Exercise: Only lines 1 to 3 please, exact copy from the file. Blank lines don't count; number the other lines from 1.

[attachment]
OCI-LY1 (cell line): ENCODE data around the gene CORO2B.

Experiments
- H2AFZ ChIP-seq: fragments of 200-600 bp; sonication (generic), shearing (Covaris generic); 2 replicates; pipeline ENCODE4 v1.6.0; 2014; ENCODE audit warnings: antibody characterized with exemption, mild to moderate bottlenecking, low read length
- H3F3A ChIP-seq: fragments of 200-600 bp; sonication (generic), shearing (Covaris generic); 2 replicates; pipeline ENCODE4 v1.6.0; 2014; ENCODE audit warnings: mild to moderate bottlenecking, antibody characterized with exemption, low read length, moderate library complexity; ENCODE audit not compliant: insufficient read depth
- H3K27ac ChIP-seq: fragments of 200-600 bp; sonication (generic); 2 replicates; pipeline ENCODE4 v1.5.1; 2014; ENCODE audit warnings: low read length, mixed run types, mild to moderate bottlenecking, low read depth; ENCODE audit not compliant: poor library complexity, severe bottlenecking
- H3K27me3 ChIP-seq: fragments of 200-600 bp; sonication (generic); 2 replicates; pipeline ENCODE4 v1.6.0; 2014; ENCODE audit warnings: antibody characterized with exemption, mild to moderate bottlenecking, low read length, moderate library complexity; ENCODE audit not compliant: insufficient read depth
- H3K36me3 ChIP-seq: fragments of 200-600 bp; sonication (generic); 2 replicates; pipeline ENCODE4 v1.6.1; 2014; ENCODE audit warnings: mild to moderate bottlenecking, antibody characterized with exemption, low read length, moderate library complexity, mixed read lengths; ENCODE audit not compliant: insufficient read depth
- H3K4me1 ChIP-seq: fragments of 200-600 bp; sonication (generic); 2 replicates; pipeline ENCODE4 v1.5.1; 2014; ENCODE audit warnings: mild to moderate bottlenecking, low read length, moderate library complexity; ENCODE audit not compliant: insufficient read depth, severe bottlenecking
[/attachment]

OCI-LY1 (cell line): ENCODE data around the gene CORO2B.

Experiments
- H2AFZ ChIP-seq: fragments of 200-600 bp; sonication (generic), shearing (Covaris generic); 2 replicates; pipeline ENCODE4 v1.6.0; 2014; ENCODE audit warnings: antibody characterized with exemption, mild to moderate bottlenecking, low read length